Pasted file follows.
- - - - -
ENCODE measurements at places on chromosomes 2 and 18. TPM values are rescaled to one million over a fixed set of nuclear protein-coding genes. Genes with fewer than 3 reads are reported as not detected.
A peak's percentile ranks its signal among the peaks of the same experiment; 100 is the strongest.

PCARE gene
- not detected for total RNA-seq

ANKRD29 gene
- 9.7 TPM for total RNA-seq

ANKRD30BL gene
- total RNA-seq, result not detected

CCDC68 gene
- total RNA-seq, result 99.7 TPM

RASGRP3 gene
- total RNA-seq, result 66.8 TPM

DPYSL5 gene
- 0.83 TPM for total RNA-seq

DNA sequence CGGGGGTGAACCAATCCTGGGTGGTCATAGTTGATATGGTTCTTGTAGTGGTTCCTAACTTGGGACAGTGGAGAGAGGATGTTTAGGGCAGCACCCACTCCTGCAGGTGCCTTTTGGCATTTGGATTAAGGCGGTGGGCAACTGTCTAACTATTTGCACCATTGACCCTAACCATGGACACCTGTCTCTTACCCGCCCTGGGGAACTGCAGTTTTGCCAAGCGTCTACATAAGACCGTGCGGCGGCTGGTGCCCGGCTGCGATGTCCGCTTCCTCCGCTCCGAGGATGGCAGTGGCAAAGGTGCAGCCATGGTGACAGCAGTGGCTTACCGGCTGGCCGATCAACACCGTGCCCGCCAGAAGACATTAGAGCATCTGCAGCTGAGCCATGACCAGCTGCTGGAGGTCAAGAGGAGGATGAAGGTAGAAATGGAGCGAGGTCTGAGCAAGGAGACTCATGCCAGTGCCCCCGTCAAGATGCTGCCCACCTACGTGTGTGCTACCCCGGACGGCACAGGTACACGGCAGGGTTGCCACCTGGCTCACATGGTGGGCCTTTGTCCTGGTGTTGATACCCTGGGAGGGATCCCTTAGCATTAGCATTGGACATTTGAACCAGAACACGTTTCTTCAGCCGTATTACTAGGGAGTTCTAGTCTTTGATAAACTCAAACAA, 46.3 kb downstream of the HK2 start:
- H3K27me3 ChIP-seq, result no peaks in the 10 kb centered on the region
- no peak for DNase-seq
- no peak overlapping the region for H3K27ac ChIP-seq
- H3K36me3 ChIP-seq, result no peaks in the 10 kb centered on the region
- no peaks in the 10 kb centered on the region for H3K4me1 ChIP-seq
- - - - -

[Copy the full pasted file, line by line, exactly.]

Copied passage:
ENCODE measurements at places on chromosomes 2 and 18. TPM values are rescaled to one million over a fixed set of nuclear protein-coding genes. Genes with fewer than 3 reads are reported as not detected.
A peak's percentile ranks its signal among the peaks of the same experiment; 100 is the strongest.

PCARE gene
- not detected for total RNA-seq

ANKRD29 gene
- 9.7 TPM for total RNA-seq

ANKRD30BL gene
- total RNA-seq, result not detected

CCDC68 gene
- total RNA-seq, result 99.7 TPM

RASGRP3 gene
- total RNA-seq, result 66.8 TPM

DPYSL5 gene
- 0.83 TPM for total RNA-seq

DNA sequence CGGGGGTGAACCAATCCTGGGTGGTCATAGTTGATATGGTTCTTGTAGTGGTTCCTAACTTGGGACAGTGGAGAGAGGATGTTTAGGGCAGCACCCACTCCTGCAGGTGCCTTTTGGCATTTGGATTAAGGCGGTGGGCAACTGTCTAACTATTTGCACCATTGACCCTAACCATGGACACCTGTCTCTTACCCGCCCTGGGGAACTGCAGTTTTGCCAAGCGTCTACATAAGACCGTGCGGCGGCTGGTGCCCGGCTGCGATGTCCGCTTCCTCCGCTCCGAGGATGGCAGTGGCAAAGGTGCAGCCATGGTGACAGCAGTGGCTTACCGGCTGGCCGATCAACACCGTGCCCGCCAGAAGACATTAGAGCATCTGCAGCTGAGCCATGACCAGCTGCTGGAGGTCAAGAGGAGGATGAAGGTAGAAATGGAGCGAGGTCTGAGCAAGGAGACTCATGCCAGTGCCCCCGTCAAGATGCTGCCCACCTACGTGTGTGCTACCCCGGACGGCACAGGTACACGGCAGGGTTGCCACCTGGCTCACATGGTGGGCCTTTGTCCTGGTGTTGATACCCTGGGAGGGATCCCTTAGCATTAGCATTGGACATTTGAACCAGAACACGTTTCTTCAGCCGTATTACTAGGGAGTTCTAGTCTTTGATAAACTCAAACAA, 46.3 kb downstream of the HK2 start:
- H3K27me3 ChIP-seq, result no peaks in the 10 kb centered on the region
- no peak for DNase-seq
- no peak overlapping the region for H3K27ac ChIP-seq
- H3K36me3 ChIP-seq, result no peaks in the 10 kb centered on the region
- no peaks in the 10 kb centered on the region for H3K4me1 ChIP-seq